San Francisco, CA (PRWEB) November 29, 2011
Susan Kare, the noted Silicon Valley interface designer, today launched a new book, Susan Kare: ICONS, featuring 80 of her most popular icons created between 1983-2011. The book comprises a collection of original Apple icons including: the Bomb, Watch cursor, Smiling Macintosh, and Moof the Dogcow—and the 1983 and 2011 portrait icons of Steve Jobs, among others.
Kare is the designer of many icons, typefaces and graphics that have been seen daily by millions since the early 1980s —from the command symbol on the Apple keyboard to over 1000 Facebook virtual gifts— along with design work for companies such as PayPal, Glam Media, Microsoft, and Fossil.
“In 1984, one of the Macintosh team's most auspicious early hires was artist Susan Kare who created the engaging original icons for the Mac,” says Steve Silberman, a contributing editor at Wired magazine who wrote the foreword to Kare’s ICON book. “The gestures and metaphors of icon-driven computing seem so natural and effortless to us now– that it seems strange to recall navigating in the digital world any other way. Susan’s work has had long-lasting influence, and this book is long overdue.”
ABOUT THE BOOK
Susan Kare: ICONS is a 160-page, 7x7 inch soft-cover art book featuring the “Smiling Macintosh” on its cover. Each book is priced at $39.95, and signed by the artist. ICONS provides a curated look at 80 of Kare's favorite icons created between 1983 and 2011. A magnified view allows the reader to see how the icons were crafted, pixel-by-pixel, with notes by the artist accompanying selected images. The book also displays the icons at their familiar sizes, and features an introductory essay by Steve Silberman, "Signposts in New Space". Susan Kare: ICONS is sold exclusively online at http://www.kareprints.com.
Designers, Mac fans, and computer nerds may want to purchase some of her most memorable icon prints (or be delighted to receive them as gifts). From a mere handful of pixels, Kare created visual metaphors for computer commands that have become part of the visual language of computing, familiar to almost everyone who looks at a screen.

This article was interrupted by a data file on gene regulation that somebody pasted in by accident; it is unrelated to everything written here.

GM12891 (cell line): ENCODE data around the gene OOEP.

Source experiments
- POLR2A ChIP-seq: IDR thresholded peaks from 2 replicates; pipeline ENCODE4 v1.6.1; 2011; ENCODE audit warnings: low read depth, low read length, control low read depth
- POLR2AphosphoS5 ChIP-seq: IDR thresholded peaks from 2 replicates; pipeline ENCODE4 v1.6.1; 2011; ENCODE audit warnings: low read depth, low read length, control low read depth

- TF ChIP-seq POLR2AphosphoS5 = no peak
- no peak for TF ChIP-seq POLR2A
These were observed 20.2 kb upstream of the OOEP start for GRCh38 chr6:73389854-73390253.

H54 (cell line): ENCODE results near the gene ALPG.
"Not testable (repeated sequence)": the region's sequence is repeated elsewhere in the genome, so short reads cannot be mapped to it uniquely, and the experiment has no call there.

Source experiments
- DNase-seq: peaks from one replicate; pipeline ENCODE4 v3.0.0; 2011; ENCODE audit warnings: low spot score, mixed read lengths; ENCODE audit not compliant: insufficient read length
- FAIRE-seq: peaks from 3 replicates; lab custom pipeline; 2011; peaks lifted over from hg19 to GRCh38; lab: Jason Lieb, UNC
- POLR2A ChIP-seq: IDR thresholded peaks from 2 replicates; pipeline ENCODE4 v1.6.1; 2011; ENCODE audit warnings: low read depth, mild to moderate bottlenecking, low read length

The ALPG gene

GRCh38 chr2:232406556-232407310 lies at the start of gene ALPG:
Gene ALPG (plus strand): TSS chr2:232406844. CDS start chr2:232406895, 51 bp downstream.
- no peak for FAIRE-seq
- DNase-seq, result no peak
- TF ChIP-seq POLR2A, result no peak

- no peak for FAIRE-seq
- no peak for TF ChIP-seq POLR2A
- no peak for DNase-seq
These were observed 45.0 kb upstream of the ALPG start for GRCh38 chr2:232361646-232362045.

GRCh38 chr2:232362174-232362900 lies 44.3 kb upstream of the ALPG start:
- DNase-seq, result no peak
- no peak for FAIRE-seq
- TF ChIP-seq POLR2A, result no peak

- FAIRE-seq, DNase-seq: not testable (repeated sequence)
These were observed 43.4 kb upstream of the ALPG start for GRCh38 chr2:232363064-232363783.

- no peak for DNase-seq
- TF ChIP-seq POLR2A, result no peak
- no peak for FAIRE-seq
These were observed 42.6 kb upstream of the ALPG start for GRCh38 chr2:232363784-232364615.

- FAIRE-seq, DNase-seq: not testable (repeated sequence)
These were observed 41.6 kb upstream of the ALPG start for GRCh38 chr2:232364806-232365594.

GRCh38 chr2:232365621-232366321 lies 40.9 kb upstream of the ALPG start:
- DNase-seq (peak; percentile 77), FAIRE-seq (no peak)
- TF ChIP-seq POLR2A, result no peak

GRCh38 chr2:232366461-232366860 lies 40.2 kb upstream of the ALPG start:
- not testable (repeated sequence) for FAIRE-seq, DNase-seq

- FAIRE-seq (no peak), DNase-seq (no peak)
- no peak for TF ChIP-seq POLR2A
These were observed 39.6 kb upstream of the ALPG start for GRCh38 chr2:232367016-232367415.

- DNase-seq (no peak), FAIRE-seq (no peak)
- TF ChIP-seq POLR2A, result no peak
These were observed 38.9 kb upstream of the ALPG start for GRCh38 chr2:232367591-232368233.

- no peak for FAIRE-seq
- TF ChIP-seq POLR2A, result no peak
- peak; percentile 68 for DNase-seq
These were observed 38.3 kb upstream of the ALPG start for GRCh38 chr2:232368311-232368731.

ABOUT SUSAN KARE PRINTS
All of the giclée prints (fine art prints created on an ink-jet printer) are made using archival pigment inks and 100% cotton rag paper. The prints range in size from 8.5 x 11 inches to 30 x 40 inches, and commissioned, custom images are available upon request. There is a limited run of each print size, and each is inspected, signed and numbered personally by Susan Kare. Icons offered cover a wide range of her work from the classic computer user interface elements and familiar digital Solitaire cards, to a variety of iconic images from Facebook virtual gifts such as a love letter, disco ball, and a coffee cup titled "Caffeine” from a series of bad habits images for the Museum of Modern Art in New York.
ABOUT SUSAN KARE
Susan Kare User Interface Graphics is a digital design practice in San Francisco, California. Her high school friend, Andy Hertzfeld, recruited Susan Kare to Apple, Inc. in the early 1980s. She originally worked in the Macintosh software group to design user interface graphics and fonts; her business cards read "Macintosh Artist." Following her time at Apple, Kare joined Steve Jobs at NeXT Computer as the Creative Director, and hired her design hero, Paul Rand, to create the NeXT logo.
According to the Museum of Modern Art in New York, Susan Kare is “a pioneering and influential computer iconographer. Since 1983, Kare has designed thousands of icons for the world’s leading technology companies. Utilizing a minimalist grid of pixels and constructed with mosaic-like precision, her icons communicate their function immediately and memorably, with wit and style.”
Kare graduated from Mount Holyoke College and received MA and Ph.D. degrees from New York University. An avid surfer and skier, she lives in Northern California with her three sons, and two Australian Shepherds.
The book and prints are available online at http://www.kareprints.com